# Thread: CoG of human body

1. ## CoG of human body

Hello FSAE world

My name is Stefanos Stamoulis, i am part of TEIWM Racing Team from Western Macedonia, Greece. I would like to ask, if anyone in FS has calculated the center of gravity of the human body/driver and if it is necessary to do it.
The guys from the University of Western Macedonia which participated in the MotoStudent told us that is absolutely necessary

2. Hi StefStam!

I am sure that some FS team has measured their driver's CoG.
Easy enough with a fulcrum and a beam for the driver to lay on.

But what do you think?
You should have some idea for the driver's COG.
But how accurate do you think you need to know their CoG?
+/- 0.5mm? +/- 50mmm?
Do you think you could model it in CAD to make an estimation?

-William

3. Originally Posted by StefStam
Hello FSAE world

My name is Stefanos Stamoulis, i am part of TEIWM Racing Team from Western Macedonia, Greece. I would like to ask, if anyone in FS has calculated the center of gravity of the human body/driver and if it is necessary to do it.
The guys from the University of Western Macedonia which participated in the MotoStudent told us that is absolutely necessary

Find the three heaviest components on your car. These will dominate your mass distribution in X,Y,Z.

Usually in this order:
1) Driver
2) Engine
3) Chassis tubing/panels

When you consider the "95% Average Human Male" weighs about 100 kg and an average SAE car weighs about 185kg without driver -- yes, it is absolutely necessary.
Even the 50% Average Human Male weighs 78kg...

Reference this document for some guidance.

I would also suggest to find the CG of your drivers in their seated position either in the car or by seating them on scales in X,Y and Z. You can tilt test your drivers too.
We found that our CG in X varied up to about 2.5% of F/R depending on who was seated in the car, our lay down style seating contributes to this significantly.

4. Absolutely necessary and fairly straightforward. You'll need to put the driver in a seated position resting across two scales to get the x location, then rotate the whole assembly around y while the driver holds still to change the axis and allow you to get the z location. At A&M we tried to test y-location and found values that were clearly smaller than measurement uncertainty, concluding that our mass is fairly well centered laterally.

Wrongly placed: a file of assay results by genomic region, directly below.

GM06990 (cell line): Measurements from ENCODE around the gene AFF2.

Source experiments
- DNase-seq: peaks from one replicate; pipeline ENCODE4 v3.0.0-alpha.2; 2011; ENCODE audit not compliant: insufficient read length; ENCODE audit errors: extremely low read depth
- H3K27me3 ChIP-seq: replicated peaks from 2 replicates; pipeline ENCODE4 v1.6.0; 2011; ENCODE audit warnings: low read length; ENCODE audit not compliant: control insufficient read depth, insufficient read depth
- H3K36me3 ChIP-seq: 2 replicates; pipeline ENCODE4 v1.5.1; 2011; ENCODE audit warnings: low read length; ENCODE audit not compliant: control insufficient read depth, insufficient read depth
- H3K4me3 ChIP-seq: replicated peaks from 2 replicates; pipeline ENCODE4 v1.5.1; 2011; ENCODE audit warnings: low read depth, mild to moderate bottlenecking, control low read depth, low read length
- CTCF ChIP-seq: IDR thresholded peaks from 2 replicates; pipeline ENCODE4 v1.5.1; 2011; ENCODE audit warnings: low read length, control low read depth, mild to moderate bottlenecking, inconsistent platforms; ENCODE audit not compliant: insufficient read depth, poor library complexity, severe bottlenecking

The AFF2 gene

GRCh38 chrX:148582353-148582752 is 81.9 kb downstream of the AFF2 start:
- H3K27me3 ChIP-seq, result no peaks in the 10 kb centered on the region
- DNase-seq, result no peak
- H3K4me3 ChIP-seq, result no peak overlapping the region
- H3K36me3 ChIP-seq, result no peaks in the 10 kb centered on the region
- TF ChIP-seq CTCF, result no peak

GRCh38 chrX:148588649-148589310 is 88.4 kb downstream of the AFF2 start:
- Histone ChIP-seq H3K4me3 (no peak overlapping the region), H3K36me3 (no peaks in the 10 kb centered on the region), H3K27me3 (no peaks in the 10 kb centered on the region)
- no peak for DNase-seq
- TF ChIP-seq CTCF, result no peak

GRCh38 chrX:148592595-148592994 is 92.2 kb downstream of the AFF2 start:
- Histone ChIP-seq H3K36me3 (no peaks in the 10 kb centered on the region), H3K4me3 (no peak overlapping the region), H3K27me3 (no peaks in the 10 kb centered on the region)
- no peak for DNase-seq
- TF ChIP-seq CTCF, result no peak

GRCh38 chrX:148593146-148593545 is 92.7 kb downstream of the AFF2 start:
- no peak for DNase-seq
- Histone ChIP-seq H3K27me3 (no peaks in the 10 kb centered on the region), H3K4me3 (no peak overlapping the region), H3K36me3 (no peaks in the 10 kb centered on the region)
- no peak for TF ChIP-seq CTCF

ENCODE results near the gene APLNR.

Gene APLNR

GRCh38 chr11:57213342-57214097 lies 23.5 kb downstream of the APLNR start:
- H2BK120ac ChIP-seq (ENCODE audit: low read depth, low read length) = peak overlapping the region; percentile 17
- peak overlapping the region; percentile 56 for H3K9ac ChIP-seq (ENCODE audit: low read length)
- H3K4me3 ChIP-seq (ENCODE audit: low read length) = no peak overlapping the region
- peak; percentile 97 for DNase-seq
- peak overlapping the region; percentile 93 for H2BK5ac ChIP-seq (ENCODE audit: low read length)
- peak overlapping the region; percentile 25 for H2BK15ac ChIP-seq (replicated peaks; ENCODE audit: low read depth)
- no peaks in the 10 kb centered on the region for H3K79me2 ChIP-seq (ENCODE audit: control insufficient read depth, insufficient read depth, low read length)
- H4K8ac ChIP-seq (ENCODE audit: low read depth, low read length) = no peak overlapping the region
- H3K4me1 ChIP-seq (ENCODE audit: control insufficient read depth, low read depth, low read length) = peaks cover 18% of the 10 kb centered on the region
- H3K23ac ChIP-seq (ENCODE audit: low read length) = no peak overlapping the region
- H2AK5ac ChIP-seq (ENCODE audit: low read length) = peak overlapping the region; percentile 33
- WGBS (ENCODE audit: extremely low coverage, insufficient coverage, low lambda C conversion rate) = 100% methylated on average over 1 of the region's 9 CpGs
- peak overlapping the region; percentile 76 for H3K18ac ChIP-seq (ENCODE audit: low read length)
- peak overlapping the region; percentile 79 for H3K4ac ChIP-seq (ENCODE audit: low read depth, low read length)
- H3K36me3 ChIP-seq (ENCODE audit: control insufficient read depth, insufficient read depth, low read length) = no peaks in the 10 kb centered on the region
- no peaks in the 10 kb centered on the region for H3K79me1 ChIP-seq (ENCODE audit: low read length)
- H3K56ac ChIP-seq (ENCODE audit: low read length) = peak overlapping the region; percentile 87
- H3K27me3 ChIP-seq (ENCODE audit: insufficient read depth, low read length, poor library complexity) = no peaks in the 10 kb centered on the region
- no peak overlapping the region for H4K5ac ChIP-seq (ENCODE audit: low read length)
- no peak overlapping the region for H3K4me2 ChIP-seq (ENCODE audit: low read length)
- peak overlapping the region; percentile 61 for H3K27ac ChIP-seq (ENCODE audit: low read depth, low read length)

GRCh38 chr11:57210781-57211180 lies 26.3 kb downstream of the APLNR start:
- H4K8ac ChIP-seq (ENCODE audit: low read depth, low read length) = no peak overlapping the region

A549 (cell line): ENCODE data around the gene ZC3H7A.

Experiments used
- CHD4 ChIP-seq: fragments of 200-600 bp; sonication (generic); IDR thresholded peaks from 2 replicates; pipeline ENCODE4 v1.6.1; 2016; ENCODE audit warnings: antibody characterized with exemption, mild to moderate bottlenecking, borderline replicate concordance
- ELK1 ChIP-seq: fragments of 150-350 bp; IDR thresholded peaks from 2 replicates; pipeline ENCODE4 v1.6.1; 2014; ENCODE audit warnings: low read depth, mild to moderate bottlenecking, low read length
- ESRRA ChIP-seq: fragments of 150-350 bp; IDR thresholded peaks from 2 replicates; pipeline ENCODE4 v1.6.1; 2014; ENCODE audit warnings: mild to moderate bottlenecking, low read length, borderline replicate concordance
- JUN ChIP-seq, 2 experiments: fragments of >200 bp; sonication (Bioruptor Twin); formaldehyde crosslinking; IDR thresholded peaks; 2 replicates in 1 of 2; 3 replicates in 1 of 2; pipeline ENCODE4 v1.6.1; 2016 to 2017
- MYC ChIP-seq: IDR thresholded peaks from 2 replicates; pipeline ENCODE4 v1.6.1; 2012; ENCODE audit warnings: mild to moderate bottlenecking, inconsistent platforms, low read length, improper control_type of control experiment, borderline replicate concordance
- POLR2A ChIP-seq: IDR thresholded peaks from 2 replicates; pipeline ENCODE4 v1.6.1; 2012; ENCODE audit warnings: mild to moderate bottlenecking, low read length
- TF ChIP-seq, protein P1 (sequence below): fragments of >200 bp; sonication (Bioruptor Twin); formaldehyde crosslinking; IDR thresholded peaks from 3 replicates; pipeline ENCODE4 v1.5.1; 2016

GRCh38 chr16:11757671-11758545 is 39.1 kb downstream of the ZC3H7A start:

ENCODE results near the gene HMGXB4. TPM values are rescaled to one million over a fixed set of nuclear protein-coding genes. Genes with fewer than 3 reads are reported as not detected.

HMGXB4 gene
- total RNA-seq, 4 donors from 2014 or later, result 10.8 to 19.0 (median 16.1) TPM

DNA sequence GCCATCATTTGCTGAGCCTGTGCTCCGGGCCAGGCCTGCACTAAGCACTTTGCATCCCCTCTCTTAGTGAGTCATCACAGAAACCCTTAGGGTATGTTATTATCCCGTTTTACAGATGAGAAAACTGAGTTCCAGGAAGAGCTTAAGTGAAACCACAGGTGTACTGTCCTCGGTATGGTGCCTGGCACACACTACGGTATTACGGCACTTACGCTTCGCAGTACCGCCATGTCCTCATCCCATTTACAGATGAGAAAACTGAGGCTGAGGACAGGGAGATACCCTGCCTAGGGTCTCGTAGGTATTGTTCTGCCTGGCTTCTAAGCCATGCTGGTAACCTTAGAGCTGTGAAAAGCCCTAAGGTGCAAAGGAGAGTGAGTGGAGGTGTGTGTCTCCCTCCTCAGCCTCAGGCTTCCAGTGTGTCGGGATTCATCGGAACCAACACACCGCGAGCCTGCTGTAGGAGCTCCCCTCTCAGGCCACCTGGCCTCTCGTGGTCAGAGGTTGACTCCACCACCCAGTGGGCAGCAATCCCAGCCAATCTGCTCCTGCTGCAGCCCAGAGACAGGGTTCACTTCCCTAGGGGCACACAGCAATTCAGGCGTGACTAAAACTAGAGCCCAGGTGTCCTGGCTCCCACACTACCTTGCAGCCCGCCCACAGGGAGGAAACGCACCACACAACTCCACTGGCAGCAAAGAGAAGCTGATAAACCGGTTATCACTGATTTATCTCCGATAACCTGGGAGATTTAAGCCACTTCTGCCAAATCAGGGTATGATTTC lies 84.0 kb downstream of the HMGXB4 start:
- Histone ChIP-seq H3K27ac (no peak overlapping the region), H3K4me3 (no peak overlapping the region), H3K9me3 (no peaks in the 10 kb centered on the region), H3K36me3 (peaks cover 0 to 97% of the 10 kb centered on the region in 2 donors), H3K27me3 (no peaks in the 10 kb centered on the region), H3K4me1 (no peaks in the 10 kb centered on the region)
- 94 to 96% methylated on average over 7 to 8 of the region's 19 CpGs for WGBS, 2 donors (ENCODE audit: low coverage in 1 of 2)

If you'll accept my sounding like Claude here, 100 kg is clearly excessive for the mass of the driver and he or she would have to be spectacularly good behind the wheel to make up for it. Even Travis Renegar, who is larger than Percy, got down to 83kg to race. Try Ultimate Frisbee or running and eat more sweet potatoes.

5. What I learned from working with sport doctors and engineers working on racing crash test simulation is that in the usual driver position ("bath tub"), the human body CG is not far away from the spine 2nd lumbar.

6. I ended up buying a very cheap student license for Catia v5 to make use of their "Human Builder" for solving this problem. The basic driver model we were using in Solidworks worked fairly well for packaging and light ergonomics, but the mass properties were a shot in the dark. I seem to remember just manipulating the density of the driver model until it matched the driver mass we anticipated... a pretty terrible way to represent the variable density of a real human.

I ended up exporting the posed solidworks driver into catia, and then "built" a human until the Catia Manikin was aligned with the old driver. I then copied the CoG and Moments of Inertia from the Catia human (which does account for variable density inside a human) back into the solidworks model and locked the properties. Moving the Manikin into the right position using Catia's simulation of biological joints was very interesting. Driver ergonomics seem much less abstract after that exercise.

Anyways, this revision ended up moving the predicted cg so much that I had to translate the sprung mass something like 30 mm to maintain the target longitudinal weight distribution. That was quite a horrifying "adjustment" to be making in the later stages of design.

This screencap I took during the process might give you some idea of where the CoM is for a 95th percentile driver (without a helmet on) in a FSAE cockpit orientation. This was my first experience with Catia though, so the chance that I've done something wrong is high.

7. No need to obsess about it.
Make a choice of the driver body X,Y,Z coordinates that seems logical for your simulation input.
Then when the car is finished measure the car CG with and without driver.
Most of the time what you measure is at the end more reliable than what you simulate.

8. There's a joke in there somewhere about how much cojones your driver has.

9. And light brain.....